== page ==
7 Ways to Minimize Customers’ Security Concerns about Mobile Payments

Every time a new transaction technology emerges, people worry about its security. This was true in the past with personal checks, credit cards, automated teller machines, e-commerce, and online bill pay — and it’s true now with mobile payments. Although a small portion of U.S. consumers already make mobile payments, many more are worried that their sensitive data could be compromised.

As a merchant, you can help customers overcome their apprehension about mobile payments by telling them the following:

1. Many card readers contain encryption capability. When you swipe a credit or debit card on a smartphone, the data transferred is encrypted three times. This makes the code very tough to hack or intercept.

2. Customer data is not saved on your device. Credit and debit card numbers are not saved on your smartphone after a transaction is processed. Therefore, if your device is ever lost or stolen, the thieves will not have access to any customer data.

3. All security features meet accepted industry standards. Customers may recognize the terms SSL (Secure Socket Layer) and PCI DSS (Payment Card Industry Data Security Standard) if they shop online. Reputable mobile-payment apps and infrastructure comply with those established industry standards.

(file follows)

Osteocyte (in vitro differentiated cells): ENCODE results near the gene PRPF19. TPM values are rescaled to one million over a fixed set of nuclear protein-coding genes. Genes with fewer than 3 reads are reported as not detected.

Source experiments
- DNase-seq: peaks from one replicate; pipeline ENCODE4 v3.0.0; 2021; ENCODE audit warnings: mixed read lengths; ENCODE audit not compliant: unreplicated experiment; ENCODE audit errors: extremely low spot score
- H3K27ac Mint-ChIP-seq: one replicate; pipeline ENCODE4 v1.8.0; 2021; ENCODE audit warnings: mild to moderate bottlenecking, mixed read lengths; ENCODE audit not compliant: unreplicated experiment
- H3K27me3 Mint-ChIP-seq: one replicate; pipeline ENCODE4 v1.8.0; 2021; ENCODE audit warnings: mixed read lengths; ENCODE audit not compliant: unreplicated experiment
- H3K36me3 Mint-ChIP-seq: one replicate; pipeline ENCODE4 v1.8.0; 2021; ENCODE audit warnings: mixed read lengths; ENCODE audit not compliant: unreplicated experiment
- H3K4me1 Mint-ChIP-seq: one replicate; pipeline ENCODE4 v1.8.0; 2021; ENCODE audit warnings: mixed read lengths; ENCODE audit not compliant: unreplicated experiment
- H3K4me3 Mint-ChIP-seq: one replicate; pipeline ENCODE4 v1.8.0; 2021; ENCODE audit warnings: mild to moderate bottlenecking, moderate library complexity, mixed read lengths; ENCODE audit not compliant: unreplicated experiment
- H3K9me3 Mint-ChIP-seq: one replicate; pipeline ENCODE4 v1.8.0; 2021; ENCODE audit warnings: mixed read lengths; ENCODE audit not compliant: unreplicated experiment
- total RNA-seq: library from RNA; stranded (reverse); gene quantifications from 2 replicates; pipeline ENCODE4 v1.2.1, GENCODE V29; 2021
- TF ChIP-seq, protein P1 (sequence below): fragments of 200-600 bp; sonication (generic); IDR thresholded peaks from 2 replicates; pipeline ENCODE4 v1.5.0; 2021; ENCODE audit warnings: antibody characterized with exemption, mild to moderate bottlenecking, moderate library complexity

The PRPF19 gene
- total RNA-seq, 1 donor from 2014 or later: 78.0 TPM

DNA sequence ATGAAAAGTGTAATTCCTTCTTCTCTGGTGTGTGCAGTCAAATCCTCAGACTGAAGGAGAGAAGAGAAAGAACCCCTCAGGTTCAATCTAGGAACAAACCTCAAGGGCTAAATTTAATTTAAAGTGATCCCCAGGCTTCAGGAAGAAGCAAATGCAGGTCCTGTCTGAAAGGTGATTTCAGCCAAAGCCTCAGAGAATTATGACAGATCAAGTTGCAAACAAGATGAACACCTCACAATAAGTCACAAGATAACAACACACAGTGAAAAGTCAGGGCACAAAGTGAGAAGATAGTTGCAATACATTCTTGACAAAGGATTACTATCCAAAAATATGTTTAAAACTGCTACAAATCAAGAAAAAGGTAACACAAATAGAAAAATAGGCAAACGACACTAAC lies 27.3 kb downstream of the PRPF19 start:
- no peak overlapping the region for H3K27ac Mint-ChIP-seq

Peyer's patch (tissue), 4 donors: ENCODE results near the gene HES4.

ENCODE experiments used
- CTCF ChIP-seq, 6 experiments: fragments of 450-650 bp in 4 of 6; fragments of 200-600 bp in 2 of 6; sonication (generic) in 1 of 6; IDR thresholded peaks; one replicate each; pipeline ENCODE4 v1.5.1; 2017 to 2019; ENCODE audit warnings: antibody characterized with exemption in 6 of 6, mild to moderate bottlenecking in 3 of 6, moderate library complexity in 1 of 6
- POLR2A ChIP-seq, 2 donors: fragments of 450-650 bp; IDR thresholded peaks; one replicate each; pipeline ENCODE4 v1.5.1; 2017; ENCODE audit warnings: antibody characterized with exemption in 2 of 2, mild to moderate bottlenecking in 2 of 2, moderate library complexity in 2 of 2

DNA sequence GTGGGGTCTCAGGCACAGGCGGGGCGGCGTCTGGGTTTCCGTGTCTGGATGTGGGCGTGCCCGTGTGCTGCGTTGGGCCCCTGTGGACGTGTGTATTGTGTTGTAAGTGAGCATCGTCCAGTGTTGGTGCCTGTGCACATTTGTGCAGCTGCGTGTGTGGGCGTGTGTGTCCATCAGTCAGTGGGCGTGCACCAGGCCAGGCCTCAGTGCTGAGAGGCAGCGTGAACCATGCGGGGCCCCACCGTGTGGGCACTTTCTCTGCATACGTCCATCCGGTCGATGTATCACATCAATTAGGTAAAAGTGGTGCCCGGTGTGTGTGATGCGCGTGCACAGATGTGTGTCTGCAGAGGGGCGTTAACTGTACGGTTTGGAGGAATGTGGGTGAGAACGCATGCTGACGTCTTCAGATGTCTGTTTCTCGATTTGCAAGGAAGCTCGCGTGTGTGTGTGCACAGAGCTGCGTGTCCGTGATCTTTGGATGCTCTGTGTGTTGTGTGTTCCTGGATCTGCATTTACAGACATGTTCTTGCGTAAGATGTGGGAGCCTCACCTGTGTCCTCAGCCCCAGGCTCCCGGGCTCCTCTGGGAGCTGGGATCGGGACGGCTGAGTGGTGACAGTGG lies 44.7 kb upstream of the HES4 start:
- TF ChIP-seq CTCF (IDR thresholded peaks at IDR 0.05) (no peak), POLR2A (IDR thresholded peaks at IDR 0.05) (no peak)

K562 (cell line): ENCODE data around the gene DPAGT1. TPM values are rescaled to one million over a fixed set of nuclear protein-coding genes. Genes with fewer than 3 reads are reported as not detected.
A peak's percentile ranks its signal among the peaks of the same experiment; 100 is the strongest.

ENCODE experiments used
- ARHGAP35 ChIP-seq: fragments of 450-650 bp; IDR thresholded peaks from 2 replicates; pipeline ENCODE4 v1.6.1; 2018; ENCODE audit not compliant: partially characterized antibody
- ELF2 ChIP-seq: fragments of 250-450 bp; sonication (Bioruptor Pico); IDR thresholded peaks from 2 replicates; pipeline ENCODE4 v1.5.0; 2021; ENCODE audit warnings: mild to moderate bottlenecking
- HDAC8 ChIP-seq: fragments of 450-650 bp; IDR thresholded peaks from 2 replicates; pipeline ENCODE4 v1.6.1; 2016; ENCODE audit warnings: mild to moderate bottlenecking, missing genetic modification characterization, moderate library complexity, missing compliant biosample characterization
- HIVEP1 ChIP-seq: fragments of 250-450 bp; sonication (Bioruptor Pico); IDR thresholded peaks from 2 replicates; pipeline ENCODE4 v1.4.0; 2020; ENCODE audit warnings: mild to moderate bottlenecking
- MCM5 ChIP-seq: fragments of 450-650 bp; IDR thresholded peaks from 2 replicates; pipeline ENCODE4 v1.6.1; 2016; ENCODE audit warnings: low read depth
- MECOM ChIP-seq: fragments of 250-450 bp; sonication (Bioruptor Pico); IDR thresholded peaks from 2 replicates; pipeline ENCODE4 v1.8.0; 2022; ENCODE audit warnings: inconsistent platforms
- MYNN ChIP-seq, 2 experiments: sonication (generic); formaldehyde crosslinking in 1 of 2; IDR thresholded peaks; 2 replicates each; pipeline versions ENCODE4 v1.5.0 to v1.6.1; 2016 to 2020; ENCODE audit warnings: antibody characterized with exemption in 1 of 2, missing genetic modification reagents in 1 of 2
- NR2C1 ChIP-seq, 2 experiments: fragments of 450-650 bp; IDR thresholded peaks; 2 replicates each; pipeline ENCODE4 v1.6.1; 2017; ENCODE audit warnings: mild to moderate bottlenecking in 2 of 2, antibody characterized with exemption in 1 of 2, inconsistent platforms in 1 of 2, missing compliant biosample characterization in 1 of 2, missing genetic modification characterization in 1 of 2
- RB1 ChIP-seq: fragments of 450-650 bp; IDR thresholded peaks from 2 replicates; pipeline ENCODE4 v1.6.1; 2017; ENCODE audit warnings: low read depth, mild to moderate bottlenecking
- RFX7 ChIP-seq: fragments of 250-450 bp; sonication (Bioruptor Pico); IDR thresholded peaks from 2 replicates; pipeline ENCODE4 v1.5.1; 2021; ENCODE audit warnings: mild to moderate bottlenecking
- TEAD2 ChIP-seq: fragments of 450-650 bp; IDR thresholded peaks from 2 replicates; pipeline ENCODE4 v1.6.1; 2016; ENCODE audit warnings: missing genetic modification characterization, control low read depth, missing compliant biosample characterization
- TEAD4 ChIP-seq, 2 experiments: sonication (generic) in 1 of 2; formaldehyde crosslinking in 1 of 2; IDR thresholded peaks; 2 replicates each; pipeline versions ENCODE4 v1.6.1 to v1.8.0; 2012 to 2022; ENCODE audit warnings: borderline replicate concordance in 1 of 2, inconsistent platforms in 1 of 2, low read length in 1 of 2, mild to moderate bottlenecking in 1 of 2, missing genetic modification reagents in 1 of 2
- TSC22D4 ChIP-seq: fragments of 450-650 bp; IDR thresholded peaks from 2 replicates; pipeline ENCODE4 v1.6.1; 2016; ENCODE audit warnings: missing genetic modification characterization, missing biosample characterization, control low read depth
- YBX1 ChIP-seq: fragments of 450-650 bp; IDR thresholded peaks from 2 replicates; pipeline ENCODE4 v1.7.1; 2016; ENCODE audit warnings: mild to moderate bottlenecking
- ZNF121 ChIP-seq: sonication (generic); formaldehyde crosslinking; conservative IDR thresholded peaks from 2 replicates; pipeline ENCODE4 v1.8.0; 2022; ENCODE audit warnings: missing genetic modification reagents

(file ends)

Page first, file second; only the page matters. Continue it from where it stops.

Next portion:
4. Geolocation helps confirm transactions. Your mobile device has a geolocation feature that records where you were when a given transaction was processed. This helps establish where the device was when a purchase took place and cuts down on fraud attempts. It’s also impossible to do with a credit card.

5. The e-receipt doesn’t list sensitive data. Like standard credit card receipts, virtual receipts from mobile transactions (which get emailed to the customer) reveal only the last four digits of the credit card number used. Therefore, if a customer’s email account gets hacked, the hacker won’t find any credit card information linked to receipts.

6. Your device is password-protected. As a result, whatever information might be stored on your smartphone is more secure than it would be otherwise. Tell customers that no one can access your phone, in the event that it’s lost or stolen, because you use password protection.

7. Customers can find out more information about mobile-payment security. Refer concerned customers to a page on your website (or another reliable source) that spells out all of the security measures and protocols surrounding your mobile-payment system. The more customers know about security, the more likely it is that they’ll embrace mobile payments.

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